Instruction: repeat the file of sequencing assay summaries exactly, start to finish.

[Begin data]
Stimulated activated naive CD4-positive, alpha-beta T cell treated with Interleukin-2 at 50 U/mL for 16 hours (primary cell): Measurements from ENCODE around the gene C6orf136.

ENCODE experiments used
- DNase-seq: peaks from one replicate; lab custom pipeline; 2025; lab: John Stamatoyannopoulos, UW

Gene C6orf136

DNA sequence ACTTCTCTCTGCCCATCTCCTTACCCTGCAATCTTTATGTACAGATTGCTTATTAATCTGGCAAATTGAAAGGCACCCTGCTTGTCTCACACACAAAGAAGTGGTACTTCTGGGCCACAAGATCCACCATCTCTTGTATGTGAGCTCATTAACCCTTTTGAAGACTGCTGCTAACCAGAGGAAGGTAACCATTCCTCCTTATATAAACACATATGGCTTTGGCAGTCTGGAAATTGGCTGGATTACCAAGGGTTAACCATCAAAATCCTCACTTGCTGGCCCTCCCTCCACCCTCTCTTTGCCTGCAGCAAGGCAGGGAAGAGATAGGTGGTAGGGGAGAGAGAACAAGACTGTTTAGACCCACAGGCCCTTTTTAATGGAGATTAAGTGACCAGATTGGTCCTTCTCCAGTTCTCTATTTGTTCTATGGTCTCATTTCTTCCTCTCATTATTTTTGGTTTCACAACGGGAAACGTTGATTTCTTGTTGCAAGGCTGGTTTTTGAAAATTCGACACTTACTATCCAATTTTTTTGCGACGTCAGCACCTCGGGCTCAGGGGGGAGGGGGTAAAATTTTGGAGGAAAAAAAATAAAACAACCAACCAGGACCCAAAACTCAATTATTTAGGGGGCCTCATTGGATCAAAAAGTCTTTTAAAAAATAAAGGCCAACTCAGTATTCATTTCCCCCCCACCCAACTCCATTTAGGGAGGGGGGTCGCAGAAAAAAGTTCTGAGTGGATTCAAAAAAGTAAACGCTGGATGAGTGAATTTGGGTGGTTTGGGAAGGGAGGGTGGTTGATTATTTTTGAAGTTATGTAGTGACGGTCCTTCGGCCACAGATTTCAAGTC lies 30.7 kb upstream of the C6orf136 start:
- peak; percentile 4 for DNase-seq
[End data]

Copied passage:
Stimulated activated naive CD4-positive, alpha-beta T cell treated with Interleukin-2 at 50 U/mL for 16 hours (primary cell): Measurements from ENCODE around the gene C6orf136.

ENCODE experiments used
- DNase-seq: peaks from one replicate; lab custom pipeline; 2025; lab: John Stamatoyannopoulos, UW

Gene C6orf136

DNA sequence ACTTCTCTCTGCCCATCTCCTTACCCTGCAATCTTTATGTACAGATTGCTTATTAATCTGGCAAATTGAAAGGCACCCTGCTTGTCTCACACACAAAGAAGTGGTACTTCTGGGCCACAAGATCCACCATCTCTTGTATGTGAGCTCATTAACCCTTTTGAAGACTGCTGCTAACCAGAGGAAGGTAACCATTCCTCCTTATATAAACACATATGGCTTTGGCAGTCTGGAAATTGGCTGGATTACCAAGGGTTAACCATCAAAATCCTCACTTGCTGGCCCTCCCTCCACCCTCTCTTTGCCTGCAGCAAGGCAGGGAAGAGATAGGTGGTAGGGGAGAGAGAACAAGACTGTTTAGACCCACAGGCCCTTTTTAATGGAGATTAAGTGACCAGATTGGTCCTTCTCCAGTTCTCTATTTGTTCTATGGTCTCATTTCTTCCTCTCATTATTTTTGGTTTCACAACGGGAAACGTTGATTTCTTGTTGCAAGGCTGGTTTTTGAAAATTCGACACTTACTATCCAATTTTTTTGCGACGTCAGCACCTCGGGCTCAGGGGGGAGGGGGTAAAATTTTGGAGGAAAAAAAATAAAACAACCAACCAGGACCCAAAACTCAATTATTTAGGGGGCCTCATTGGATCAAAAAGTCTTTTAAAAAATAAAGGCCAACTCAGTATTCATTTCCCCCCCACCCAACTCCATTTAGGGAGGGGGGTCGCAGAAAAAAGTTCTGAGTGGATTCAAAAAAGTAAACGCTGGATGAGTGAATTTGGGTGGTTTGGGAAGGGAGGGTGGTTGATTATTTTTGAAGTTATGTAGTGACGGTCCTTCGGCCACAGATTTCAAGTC lies 30.7 kb upstream of the C6orf136 start:
- peak; percentile 4 for DNase-seq